During low resolution alignment light reflected from the illuminated surface portion 53 is reflected along the optical path 40 which includes a series of mirrors 56 and 58 and a first low resolution focusing means 60 and 62. The optical path then passes through an aperture 63 in a shutter 65 which is movable by an actuator 64 and can be caused by an appropriate input signal to select either one of the two optical paths. Note that shutter 65 also includes a second aperture 67. Finally, the focused beam is reflected through a series of mirrors 66, 68 and 70 to a vidicon tube 72 of the type which would be included in the camera 16 of FIG. 1. The video signal generated is digitized and the resolution pixels are used to provide data for the comparison means.
A second illumination source 74 provides a beam of light which is focused by a second focusing means 76 and reflected onto a second portion of the wafer by a small mirror 77. The light reflected from thew after at surface portion 79 is collected by a lens means 80, reflected by mirrors 82 and 84, and focused by a high resolution focusing means 86 and 87, all of which form the second optical axis 42. The image obtained at an image plane is a high resolution image of the portion 79 of the wafer. Although the drawing shows the first optical path 40 selected, the second optical path 42 can be selected in response to a control signal applied to actuator 64 which causes the shutter mechanism 65 to align aperture 67 with axis 42. When selected, the optical path 42 passes through aperture 67 and is reflected by a beam selector 70, which is comprised of two right prisms 92 and 94 joined on their long sides, at least one of which is half silvered. The selected image is then reflected by mirror 68 and focused onto the image plane of the vidicon tube 72.
By use of this apparatus, one low resolution optical path and one high resolution optical path are provided. Because the images are taken from different parts of the wafer the stage and the wafer mounted thereon need not be moved to obtain two separated images for precise alignment.
With reference to FIG. 3, another embodiment of the present invention is illustrated which has a first optical path 100, a second optical path 102, a third optical path 104 and a fourth optical path 106. The optical paths are similar to those of FIG. 2 except that the first and fourth optical paths form low resolution images and the second and third optical paths form high resolution images.
Illuminated spots 107, 108, 109 and 110 on a wafer 111 are respectively reflected to focusing means 112, 113, 114 and 115. Two of the means (112 and 113) are identical and form a low resolution image and the other two (114 and 115) are also identical and form a high resolution image. One of the three mirrors 116, 118 and 120 reflects the image formed by the optical path chosen onto a fourth mirror 112 which reflects the image into the vidicon tube 124 connected to the comparison means 30 (See FIG. 1). The fourth mirror 122 flips out of the way if the second low resolution optical path 106 has been chosen for analysis. The wafer is aligned coarsely by use of the low resolution images and then finely by use of the high resolution images. In this embodiment, in order to provide two sets of two images, form optical paths are proved, and a different optical path of the same resolution is selected for comparison to the other. The two low resolution optical paths and the two high resolution optical paths are separated widely to gain high alignment precision. The same pixel information is generated as in the previous embodiment. The comparison means can compare the first data set generated to the stored second data set. In this embodiment, the stage moves only to align the wafer.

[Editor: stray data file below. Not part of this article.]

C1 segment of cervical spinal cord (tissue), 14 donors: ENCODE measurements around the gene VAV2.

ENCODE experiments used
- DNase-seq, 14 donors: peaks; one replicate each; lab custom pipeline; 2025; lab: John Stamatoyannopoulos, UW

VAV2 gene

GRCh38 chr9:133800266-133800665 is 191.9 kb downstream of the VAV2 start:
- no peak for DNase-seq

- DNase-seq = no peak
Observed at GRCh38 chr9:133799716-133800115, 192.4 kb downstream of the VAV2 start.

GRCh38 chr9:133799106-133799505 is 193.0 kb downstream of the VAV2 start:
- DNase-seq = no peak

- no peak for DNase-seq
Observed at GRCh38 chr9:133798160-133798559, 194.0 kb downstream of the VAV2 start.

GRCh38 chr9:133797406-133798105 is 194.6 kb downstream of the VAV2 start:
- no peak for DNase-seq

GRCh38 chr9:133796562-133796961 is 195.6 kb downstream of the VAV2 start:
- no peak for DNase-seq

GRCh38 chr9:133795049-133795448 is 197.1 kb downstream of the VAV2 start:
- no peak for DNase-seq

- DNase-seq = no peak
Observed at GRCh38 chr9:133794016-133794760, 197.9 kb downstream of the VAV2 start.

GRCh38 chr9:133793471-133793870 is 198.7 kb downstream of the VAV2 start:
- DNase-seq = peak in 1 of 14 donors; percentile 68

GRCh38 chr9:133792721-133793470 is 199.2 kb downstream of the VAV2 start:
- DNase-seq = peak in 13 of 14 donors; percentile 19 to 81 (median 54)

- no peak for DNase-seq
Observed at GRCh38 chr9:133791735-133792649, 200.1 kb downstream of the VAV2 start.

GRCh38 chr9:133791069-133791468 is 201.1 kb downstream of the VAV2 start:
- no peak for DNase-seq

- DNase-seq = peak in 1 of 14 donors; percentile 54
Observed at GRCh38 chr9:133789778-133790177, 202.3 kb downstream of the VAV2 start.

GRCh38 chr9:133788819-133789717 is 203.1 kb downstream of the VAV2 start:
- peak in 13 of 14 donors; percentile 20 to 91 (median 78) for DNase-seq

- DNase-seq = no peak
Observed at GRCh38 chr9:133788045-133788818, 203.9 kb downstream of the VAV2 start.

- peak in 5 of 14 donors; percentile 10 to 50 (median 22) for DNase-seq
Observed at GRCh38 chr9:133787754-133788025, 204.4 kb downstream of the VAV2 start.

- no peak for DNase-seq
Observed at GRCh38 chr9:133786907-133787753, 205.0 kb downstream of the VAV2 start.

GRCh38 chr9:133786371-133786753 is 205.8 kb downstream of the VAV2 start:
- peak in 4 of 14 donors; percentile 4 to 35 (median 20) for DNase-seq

An alternative for aligning a wafer includes an optical means having a peripheral alignment mirror 134 and a cone mirror 138. Referring to FIG. 4, a patterned wafer 137 to be aligned is shown resting on stage 132. The peripheral alignment mirror 134 is positioned over it. The mirror is circular in shape having a slightly greater base diameter than the wafer to be inspected. The sides of the outer mirror are inclined over the periphery of the wafer. The interior sides 136 are a reflectively polished surface to reflect an image of the periphery of the wafer to the inners cone mirror 138. The cone mirror has a reflectively polished outer surface and reflects the image of the periphery of the wafer to a flat mirror 142 and then through optics 144 (not shown in detail--See FIG. 2 and 3) to the vidicon camera 146. Although the image of the periphery is distorted, (FIG. 6) the region of the peripheral flat can be easily determined. A comparison means can then automatically and rapidly rotate the stage (which has a randomly placed wafer on it) to a predetermined best position for finer alignment steps.
Referring to FIG. 5, the outer mirror 134 is shown inwardly included with a mirrored surface over the periphery of the patterned wafer 137 to be tested. An inner cone mirror 138 having an inclined surface that is substantially parallel to the outer mirror's inclined surface is mounted coaxially with the ring and held in place by fine wires 150.
In FIG. 6, the patterned wafer 137 is again shown placed beneath the outer mirror 134. The inward edge 136 of the outer mirror hangs well over the perimeter of the waver 132. The cone 138 shows the reflected image of the perimeter of the wafer 132. The cone 138 shows the reflected image of the flat (151) which is disposed beneath the outer mirror. The semicircular line 162 in the image corresponds to the flat of the wafer. The gross alignment of the flat edge of the wafer can be made by reference to the image in the coaxial mounted cone alone.
As will be clear to those skilled in the art, alterations and modifications may be made to the disclosed embodiment without departing from the inventive concepts thereof. The above description is therefore intended as illustrative and informative, but not limiting in scope. Accordingly, it is intended that the following claims be interpreted as covering all such alterations and modifications that reasonably fall within the true spirit and cope of the invention.
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|U.S. Classification||250/548, 356/400|
|Dec 31, 1991||CC||Certificate of correction|
|Feb 3, 1993||REMI||Maintenance fee reminder mailed|
|Mar 29, 1993||SULP||Surcharge for late payment|
|Mar 29, 1993||FPAY||Fee payment|
Year of fee payment: 4
|Dec 23, 1996||FPAY||Fee payment|
Year of fee payment: 8
|Jan 4, 2001||FPAY||Fee payment|
Year of fee payment: 12